I am the poet of cities, I adore megacities, finding my loneliness in crowds, and I feed on this myriad of dreams and traps intertwined in one place. Cities for me are life, millions of dreams and possibilities concentrated in one spot, which is a very poetic situation.
While you have artfully crossed the border between prose and poetry, there is a feeling of ‘us and them’ in your writing. In your poem “We,” you (ironically) “offer our profound apologies to everyone in this civilised world.” The European citizen is declared as someone “who enjoys the privileges of the first world,” while “we ate the flesh of dogs whose owners have been killed and the environmentalists objected.” Do you feel such an acute difference? After years in the West, does the distance grow in you or is it silenced?
I think there is no distance between me and the West, my Western friends and I are standing on the same side. On our opposite side stand Western and non-Western people, mostly right-wing, neo-Nazis, racists, Islamophobes, patriarchs, etc.
In “Évian,” you draw a parallelism between Syrian and Jewish refugees. This film has won the Best Poetry Film at the Zebra Poetry Film Festival in Berlin. Why do you think it resonated so much in a German city?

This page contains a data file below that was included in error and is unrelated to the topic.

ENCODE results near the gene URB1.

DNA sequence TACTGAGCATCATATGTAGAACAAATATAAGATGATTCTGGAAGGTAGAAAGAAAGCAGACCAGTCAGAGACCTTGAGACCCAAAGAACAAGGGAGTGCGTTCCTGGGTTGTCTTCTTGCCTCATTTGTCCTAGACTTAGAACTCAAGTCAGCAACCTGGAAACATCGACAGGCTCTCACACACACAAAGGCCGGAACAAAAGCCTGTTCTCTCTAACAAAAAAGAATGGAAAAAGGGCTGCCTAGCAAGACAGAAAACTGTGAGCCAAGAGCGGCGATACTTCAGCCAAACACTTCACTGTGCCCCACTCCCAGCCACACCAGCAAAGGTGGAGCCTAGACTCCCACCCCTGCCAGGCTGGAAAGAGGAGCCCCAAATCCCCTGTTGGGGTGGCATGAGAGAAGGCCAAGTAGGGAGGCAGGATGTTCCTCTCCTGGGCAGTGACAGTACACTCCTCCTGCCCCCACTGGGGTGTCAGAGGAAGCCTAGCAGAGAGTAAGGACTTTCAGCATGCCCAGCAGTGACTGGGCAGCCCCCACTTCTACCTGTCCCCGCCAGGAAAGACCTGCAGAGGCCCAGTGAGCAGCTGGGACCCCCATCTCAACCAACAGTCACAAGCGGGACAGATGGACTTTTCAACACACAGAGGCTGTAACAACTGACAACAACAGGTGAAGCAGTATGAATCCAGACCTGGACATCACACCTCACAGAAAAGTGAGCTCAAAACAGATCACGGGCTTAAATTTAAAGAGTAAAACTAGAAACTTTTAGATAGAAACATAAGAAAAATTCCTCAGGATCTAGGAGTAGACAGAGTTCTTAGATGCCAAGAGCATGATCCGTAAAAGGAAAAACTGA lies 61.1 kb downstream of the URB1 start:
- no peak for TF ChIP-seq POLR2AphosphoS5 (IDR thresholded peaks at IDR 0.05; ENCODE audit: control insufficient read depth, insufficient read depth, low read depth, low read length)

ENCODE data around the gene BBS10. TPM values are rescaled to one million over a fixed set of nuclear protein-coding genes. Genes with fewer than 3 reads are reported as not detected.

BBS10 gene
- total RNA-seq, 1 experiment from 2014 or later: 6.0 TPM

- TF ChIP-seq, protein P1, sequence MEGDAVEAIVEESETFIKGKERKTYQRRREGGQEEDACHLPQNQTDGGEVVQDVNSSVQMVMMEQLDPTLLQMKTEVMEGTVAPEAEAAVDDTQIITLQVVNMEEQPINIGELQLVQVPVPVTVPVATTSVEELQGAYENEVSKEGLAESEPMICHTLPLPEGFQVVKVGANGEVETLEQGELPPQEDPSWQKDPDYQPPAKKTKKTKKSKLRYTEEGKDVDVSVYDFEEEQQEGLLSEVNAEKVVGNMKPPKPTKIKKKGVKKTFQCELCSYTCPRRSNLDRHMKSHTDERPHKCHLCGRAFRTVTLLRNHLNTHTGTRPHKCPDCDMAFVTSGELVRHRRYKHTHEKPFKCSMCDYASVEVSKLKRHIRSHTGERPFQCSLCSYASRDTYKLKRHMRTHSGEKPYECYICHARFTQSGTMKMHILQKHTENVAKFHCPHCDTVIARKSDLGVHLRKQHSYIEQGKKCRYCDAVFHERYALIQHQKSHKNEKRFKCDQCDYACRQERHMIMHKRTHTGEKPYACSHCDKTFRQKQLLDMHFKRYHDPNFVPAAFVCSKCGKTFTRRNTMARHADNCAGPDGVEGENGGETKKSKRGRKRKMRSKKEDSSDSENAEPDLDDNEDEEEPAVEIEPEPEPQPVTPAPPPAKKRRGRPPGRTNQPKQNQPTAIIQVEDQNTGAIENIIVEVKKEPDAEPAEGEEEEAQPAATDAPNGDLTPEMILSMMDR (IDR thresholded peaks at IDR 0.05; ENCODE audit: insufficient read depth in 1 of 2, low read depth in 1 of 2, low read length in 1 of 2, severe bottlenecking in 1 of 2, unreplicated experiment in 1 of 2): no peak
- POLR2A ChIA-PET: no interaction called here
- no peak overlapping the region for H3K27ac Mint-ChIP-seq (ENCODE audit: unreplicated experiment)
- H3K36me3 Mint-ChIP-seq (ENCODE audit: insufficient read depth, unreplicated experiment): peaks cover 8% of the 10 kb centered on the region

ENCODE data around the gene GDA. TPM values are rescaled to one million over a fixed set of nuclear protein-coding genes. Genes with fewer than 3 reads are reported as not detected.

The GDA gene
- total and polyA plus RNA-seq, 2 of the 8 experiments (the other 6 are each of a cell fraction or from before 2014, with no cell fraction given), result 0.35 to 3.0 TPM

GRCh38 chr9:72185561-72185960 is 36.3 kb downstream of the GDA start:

It resonated for many reasons. First, I live in Berlin. Second, my relationship with Berlin is complicated. I was born a refugee because of this city, this city was the capital of the Third Reich, which caused the Final Solution, because of which, I lost my country, Palestine, to compensate for the Holocaust caused by Berlin.
Third, every time I remember that Berlin was totally destroyed 80 years ago, and now is a wonderful city, it gives me the hope that we will rebuild Syria.
Ghayath Almadhoun will be participating in the annual Malta Mediterranean Literature Festival organised by Inizjamed on the 27th and 28th of August at Fort St Elmo, Valletta. Tickets can be bought from showshappening.com.
13 August, 2021